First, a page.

What's it like to work at Starbucks during a pandemic? Five baristas share their stories

An exterior of a Starbucks cafe

An exterior of a Starbucks cafe

Back in March, when the impact of the COVID-19 pandemic was beginning to become starkly apparent, many (if not most) coffee companies went into hibernation. They shut down, furloughed or laid off their staff, applied for government assistance, and waited.

Starbucks was different. Although they claimed to be “closing” their US stores, those with drive-throughs stayed open. To their credit, they did begin paying the baristas who weren’t furloughed an extra $3 per hour and created various other assistance programs for their employees.

However, most of those closed stores reopened in early May, and the company phased out what they called the “appreciation pay” at the end of May.

Now Starbucks is back up and running, is projected to turn a profit this year, and at the end of the second quarter had $2.6 billion in cash reserves. The company recently announced plans to offer a dividend to investors.

What has it been like for the baristas throughout all this, risking their lives to serve frappuccinos from drive-through windows?

I spoke with five Starbucks baristas from around the country who, on condition of anonymity, described their experiences on the front lines of the service industry during an unprecedented (and ongoing) collective catastrophe.

(All names have been changed, and answers have been lightly edited for clarity.)

How has Starbucks handled this crisis, in your opinion?

Alex, a barista, has worked at Starbucks for two years.

I feel like Starbucks went above and beyond for their partners to make sure they were taken care of. We had one of the highest rates of hazard pay, while some companies only gave an extra dollar. They made sure that if partners were in a difficult financial situation they could reach out to the company and apply for the CUP Fund [an employee-funded emergency assistance fund started in 1998] and almost always get approved for it.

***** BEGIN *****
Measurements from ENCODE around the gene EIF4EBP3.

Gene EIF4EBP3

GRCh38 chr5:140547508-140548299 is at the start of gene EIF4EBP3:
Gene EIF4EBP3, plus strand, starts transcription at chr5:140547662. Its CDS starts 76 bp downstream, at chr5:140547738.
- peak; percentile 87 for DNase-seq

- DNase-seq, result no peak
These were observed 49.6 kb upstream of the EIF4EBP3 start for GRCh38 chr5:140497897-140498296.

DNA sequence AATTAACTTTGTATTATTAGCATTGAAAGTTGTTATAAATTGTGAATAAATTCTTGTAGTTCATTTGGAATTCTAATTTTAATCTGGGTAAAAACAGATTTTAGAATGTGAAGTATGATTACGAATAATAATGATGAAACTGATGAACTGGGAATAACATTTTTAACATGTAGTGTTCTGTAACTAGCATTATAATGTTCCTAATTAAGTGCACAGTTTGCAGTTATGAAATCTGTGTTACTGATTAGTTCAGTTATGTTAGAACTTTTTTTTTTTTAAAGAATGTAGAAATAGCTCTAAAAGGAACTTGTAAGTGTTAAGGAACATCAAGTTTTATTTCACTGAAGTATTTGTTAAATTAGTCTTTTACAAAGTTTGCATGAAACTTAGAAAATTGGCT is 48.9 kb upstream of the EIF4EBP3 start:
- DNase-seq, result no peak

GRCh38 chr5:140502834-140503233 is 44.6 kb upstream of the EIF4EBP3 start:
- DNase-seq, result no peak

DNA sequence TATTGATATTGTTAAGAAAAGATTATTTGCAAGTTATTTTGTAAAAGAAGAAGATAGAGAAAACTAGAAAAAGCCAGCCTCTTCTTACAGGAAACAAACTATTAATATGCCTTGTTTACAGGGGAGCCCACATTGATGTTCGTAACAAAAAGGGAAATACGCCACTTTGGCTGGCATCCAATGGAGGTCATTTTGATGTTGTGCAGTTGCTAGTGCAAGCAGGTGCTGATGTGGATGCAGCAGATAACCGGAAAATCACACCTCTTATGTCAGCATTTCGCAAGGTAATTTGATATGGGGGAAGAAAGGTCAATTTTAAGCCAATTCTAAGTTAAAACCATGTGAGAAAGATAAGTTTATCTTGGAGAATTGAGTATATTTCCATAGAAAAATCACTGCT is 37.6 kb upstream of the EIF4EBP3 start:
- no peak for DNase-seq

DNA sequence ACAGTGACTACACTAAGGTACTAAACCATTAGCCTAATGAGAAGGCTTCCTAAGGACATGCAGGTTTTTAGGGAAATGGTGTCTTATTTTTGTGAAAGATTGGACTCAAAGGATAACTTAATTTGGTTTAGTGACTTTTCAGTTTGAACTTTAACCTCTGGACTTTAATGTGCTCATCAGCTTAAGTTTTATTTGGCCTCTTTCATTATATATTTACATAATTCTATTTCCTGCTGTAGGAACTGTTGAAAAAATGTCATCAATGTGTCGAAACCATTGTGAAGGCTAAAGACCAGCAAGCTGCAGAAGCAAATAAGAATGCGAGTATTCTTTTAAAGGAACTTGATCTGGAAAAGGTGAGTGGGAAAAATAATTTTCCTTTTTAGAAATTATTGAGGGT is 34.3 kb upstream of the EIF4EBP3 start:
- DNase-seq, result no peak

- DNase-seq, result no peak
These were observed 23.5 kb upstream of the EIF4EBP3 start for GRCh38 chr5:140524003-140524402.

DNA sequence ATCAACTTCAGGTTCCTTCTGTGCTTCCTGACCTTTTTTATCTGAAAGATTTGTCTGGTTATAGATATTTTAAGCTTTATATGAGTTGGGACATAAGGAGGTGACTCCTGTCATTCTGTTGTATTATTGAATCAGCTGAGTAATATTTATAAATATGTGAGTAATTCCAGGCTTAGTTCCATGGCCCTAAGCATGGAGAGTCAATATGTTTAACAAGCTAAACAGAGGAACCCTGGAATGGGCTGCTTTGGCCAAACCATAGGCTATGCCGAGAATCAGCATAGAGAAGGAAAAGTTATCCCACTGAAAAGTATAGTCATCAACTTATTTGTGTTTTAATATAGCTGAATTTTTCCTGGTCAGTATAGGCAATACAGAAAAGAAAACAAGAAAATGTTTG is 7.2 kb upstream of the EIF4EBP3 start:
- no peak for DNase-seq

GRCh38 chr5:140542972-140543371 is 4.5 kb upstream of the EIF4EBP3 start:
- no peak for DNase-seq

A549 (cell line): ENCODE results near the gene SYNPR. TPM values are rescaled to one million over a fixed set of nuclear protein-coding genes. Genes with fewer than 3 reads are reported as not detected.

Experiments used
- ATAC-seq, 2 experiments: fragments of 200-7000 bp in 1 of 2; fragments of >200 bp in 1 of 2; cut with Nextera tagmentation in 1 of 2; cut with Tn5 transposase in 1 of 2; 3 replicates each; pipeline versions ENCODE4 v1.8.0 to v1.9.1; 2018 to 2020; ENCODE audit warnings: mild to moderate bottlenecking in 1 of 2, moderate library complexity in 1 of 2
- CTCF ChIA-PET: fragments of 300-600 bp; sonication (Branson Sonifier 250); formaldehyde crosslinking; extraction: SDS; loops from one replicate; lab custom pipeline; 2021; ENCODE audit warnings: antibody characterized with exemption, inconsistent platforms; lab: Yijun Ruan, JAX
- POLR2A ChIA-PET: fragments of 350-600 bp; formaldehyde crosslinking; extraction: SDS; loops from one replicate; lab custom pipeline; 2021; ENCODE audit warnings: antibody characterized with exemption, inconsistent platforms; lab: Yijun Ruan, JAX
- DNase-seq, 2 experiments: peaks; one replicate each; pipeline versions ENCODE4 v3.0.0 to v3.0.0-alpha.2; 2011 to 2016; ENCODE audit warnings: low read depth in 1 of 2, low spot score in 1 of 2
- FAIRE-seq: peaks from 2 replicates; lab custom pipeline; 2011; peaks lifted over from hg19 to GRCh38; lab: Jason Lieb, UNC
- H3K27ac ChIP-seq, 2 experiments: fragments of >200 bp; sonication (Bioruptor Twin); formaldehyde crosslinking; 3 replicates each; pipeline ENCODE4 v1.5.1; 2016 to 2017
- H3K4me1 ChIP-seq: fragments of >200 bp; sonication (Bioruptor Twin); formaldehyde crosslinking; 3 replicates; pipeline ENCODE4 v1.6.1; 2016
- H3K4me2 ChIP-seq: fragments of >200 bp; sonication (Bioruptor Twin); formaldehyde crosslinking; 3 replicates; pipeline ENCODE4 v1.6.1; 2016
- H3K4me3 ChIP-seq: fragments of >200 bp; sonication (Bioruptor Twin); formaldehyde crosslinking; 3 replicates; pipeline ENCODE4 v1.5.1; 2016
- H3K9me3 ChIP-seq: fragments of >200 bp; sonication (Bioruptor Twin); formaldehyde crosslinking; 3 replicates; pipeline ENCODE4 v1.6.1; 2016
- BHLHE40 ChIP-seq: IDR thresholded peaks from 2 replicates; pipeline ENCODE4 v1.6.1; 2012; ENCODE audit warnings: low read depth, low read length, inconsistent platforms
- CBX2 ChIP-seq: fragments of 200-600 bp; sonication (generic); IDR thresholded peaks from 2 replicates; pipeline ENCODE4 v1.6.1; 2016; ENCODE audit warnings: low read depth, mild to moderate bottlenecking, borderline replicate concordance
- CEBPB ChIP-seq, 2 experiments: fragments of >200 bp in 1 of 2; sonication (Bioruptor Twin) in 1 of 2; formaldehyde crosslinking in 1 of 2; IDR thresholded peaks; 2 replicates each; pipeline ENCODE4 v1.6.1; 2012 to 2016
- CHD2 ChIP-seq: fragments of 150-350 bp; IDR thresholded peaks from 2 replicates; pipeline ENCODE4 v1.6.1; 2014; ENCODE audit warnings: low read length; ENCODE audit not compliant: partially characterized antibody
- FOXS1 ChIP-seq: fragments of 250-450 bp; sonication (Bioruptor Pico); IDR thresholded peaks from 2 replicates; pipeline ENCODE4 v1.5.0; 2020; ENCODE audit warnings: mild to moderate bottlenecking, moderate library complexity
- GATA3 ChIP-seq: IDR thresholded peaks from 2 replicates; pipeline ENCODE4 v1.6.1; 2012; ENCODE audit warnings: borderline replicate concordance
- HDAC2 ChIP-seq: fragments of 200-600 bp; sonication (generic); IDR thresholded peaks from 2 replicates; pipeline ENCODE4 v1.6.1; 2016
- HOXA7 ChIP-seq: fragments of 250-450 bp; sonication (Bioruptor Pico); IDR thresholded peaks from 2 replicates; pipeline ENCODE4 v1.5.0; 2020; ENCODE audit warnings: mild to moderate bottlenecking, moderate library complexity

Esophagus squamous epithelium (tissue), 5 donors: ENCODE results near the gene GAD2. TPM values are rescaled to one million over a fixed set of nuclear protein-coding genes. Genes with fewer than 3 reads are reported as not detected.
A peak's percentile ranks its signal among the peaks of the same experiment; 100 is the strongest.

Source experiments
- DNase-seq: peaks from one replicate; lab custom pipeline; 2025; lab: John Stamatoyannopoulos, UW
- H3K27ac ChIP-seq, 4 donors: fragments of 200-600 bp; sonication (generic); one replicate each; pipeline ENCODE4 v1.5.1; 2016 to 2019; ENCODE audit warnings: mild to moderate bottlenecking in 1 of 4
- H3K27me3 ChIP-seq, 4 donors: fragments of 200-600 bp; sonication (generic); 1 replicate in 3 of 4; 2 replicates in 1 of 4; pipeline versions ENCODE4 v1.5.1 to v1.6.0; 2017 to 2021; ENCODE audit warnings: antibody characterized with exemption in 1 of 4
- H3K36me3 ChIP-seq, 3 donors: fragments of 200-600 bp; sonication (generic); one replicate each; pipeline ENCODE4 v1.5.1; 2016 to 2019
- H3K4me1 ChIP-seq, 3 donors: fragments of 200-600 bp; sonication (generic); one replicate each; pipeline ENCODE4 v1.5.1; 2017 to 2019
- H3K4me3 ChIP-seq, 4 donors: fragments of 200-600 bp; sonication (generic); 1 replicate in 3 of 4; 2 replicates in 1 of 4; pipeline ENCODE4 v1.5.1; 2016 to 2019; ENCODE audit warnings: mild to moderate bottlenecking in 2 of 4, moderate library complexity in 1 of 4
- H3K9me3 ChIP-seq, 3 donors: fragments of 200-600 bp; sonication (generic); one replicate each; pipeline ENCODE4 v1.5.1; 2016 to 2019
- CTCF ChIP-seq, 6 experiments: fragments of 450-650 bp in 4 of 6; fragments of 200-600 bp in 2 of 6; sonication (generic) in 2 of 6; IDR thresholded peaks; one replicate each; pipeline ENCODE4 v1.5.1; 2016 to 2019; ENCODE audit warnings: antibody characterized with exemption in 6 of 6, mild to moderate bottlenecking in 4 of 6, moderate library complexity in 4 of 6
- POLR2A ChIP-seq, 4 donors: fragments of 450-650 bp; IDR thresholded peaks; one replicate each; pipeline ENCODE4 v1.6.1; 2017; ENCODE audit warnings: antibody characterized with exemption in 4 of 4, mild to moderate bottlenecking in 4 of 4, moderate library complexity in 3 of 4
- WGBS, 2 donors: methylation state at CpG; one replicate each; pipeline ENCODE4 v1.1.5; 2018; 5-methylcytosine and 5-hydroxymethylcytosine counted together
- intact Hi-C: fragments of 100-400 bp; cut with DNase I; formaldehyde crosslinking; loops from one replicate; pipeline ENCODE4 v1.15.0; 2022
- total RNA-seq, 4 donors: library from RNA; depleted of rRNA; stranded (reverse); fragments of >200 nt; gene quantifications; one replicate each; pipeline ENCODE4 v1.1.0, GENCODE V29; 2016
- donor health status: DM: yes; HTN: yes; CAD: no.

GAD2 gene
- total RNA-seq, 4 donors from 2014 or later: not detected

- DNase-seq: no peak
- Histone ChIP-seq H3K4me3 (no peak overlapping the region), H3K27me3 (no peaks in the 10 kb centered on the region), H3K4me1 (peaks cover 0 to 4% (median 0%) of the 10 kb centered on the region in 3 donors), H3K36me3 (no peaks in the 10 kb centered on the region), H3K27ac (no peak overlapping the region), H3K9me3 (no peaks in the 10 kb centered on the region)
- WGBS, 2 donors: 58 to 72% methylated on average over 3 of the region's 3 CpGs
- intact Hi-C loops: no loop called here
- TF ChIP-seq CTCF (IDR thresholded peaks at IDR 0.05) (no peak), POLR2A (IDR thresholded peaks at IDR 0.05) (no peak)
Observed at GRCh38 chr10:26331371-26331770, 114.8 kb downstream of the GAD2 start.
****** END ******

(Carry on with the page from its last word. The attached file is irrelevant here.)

Blake, a barista, has worked at Starbucks for six months

I think the company did act fast with social distancing guidelines and shutting down lobbies, and the hazard pay probably saved me my apartment because I was about to start looking for a second job. Initially, the company did a pretty good job protecting partners [what Starbucks calls employees] and customers. The lobbies are opening too fast though, especially with crazy anti-mask people about.

Riley, a barista, has worked at Starbucks for a year.

For such a huge company as Starbucks I believe they handled the situation to the best of their abilities. It's hard because as much as we appreciate working, there's still discomfort having the lobby open. But considering that so many stores have closed, I can understand why they did. We need business to stay afloat to make sure baristas can keep their jobs.

Jordan, a shift supervisor, has worked at Starbucks for one year

The company did an okay job handling the pandemic. They offered everyone paid time off to quarantine. They could have offered it sooner but at least they paid people at all. Another action the company took was shutting down all cafe stores. I believe this was a good choice.

They recently reopened cafe stores and the cafes inside drive-through stores. I believe they may have done this too early.

Reese, a shift supervisor, has worked at Starbucks since 2013

I think the company initially responded wonderfully, but dropped the ball. They had an opportunity to lead by example and be the change we strive to see in the workplace. My store has closed on multiple occasions due to exposure to the virus but our [district manager] reopens our store as soon as they can, and with bare minimum staffing. I haven’t had a day off in almost two weeks straight.

Baristas working behind the bar at a Starbucks cafe

Baristas working behind the bar at a Starbucks cafe

Have you been given sufficient Personal Protective Equipment (PPE) to do your job safely?